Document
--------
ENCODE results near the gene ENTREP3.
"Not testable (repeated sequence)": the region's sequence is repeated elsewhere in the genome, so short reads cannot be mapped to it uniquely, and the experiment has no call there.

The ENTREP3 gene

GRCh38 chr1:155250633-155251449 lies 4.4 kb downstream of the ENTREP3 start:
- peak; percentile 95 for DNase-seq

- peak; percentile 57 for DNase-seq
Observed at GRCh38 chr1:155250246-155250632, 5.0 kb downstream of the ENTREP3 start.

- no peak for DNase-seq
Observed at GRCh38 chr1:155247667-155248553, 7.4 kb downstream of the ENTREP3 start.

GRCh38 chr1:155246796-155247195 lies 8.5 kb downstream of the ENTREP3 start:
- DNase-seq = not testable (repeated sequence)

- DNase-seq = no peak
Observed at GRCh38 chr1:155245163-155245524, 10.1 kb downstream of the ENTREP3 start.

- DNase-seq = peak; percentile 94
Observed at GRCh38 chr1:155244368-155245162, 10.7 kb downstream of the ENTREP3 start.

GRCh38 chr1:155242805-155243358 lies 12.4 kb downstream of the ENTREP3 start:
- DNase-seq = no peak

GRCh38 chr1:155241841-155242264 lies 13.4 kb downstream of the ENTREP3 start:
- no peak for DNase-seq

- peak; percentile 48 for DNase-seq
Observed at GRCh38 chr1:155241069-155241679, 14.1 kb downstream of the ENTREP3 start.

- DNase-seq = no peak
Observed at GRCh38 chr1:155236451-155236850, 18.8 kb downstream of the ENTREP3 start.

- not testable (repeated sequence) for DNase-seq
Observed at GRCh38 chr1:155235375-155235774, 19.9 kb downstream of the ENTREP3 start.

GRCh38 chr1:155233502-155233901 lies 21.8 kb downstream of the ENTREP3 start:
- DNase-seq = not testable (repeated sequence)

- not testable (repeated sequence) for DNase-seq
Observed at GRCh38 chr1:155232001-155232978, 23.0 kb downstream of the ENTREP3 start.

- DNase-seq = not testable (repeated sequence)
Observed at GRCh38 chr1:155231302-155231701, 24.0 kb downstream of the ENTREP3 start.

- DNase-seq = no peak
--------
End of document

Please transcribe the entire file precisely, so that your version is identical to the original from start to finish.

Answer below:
ENCODE results near the gene ENTREP3.
"Not testable (repeated sequence)": the region's sequence is repeated elsewhere in the genome, so short reads cannot be mapped to it uniquely, and the experiment has no call there.

The ENTREP3 gene

GRCh38 chr1:155250633-155251449 lies 4.4 kb downstream of the ENTREP3 start:
- peak; percentile 95 for DNase-seq

- peak; percentile 57 for DNase-seq
Observed at GRCh38 chr1:155250246-155250632, 5.0 kb downstream of the ENTREP3 start.

- no peak for DNase-seq
Observed at GRCh38 chr1:155247667-155248553, 7.4 kb downstream of the ENTREP3 start.

GRCh38 chr1:155246796-155247195 lies 8.5 kb downstream of the ENTREP3 start:
- DNase-seq = not testable (repeated sequence)

- DNase-seq = no peak
Observed at GRCh38 chr1:155245163-155245524, 10.1 kb downstream of the ENTREP3 start.

- DNase-seq = peak; percentile 94
Observed at GRCh38 chr1:155244368-155245162, 10.7 kb downstream of the ENTREP3 start.

GRCh38 chr1:155242805-155243358 lies 12.4 kb downstream of the ENTREP3 start:
- DNase-seq = no peak

GRCh38 chr1:155241841-155242264 lies 13.4 kb downstream of the ENTREP3 start:
- no peak for DNase-seq

- peak; percentile 48 for DNase-seq
Observed at GRCh38 chr1:155241069-155241679, 14.1 kb downstream of the ENTREP3 start.

- DNase-seq = no peak
Observed at GRCh38 chr1:155236451-155236850, 18.8 kb downstream of the ENTREP3 start.

- not testable (repeated sequence) for DNase-seq
Observed at GRCh38 chr1:155235375-155235774, 19.9 kb downstream of the ENTREP3 start.

GRCh38 chr1:155233502-155233901 lies 21.8 kb downstream of the ENTREP3 start:
- DNase-seq = not testable (repeated sequence)

- not testable (repeated sequence) for DNase-seq
Observed at GRCh38 chr1:155232001-155232978, 23.0 kb downstream of the ENTREP3 start.

- DNase-seq = not testable (repeated sequence)
Observed at GRCh38 chr1:155231302-155231701, 24.0 kb downstream of the ENTREP3 start.

- DNase-seq = no peak